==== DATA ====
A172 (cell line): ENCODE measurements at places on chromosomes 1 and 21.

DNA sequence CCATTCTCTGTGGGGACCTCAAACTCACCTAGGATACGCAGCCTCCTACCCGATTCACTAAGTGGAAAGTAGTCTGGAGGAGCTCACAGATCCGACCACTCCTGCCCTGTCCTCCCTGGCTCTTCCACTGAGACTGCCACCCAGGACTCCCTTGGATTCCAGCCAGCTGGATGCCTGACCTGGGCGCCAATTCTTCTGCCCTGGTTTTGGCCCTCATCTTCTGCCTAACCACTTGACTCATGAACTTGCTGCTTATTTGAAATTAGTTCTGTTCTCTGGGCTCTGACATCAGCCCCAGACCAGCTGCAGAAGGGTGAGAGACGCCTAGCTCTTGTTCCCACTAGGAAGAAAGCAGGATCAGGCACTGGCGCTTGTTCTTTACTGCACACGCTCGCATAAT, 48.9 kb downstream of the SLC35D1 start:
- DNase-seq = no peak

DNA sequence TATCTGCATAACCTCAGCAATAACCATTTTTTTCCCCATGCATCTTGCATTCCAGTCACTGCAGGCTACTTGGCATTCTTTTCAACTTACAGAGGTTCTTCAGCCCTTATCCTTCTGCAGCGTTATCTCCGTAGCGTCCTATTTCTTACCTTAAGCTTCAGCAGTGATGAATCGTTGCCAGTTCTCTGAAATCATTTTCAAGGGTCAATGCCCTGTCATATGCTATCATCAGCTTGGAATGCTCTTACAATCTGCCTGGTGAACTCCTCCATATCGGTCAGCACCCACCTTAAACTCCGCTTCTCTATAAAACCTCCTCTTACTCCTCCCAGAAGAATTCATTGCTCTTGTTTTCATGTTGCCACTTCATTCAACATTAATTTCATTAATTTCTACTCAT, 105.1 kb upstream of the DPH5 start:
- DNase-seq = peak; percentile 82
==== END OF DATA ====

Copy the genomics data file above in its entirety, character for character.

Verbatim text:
A172 (cell line): ENCODE measurements at places on chromosomes 1 and 21.

DNA sequence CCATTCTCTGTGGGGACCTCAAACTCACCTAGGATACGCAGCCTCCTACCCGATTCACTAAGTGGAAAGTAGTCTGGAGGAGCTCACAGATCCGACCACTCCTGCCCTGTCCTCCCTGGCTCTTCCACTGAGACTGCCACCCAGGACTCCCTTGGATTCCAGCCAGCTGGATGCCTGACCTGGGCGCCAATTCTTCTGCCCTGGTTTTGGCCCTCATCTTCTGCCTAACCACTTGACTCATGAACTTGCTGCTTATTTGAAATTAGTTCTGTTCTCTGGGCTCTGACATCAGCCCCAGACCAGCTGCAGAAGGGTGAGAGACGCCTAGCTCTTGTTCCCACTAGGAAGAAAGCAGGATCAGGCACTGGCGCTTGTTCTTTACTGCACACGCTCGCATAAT, 48.9 kb downstream of the SLC35D1 start:
- DNase-seq = no peak

DNA sequence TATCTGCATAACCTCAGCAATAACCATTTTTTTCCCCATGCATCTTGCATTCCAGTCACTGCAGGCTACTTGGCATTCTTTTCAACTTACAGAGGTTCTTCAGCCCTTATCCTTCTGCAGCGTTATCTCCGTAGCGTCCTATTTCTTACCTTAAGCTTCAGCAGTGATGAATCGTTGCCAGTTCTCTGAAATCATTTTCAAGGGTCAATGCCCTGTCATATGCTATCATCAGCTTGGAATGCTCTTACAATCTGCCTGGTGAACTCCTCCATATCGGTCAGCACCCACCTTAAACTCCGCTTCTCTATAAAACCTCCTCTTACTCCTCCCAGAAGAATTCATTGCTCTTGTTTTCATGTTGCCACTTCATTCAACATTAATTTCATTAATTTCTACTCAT, 105.1 kb upstream of the DPH5 start:
- DNase-seq = peak; percentile 82